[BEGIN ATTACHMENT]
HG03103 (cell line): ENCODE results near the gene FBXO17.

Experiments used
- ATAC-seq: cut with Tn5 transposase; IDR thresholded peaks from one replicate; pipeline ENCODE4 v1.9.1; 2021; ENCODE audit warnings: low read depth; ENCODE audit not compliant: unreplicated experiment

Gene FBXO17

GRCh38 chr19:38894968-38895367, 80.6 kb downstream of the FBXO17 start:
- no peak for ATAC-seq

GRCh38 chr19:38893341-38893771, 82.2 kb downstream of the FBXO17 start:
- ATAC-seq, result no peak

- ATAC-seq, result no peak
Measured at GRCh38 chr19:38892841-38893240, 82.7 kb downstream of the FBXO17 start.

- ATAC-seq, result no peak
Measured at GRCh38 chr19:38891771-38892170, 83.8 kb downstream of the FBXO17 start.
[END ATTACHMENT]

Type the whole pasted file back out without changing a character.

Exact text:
HG03103 (cell line): ENCODE results near the gene FBXO17.

Experiments used
- ATAC-seq: cut with Tn5 transposase; IDR thresholded peaks from one replicate; pipeline ENCODE4 v1.9.1; 2021; ENCODE audit warnings: low read depth; ENCODE audit not compliant: unreplicated experiment

Gene FBXO17

GRCh38 chr19:38894968-38895367, 80.6 kb downstream of the FBXO17 start:
- no peak for ATAC-seq

GRCh38 chr19:38893341-38893771, 82.2 kb downstream of the FBXO17 start:
- ATAC-seq, result no peak

- ATAC-seq, result no peak
Measured at GRCh38 chr19:38892841-38893240, 82.7 kb downstream of the FBXO17 start.

- ATAC-seq, result no peak
Measured at GRCh38 chr19:38891771-38892170, 83.8 kb downstream of the FBXO17 start.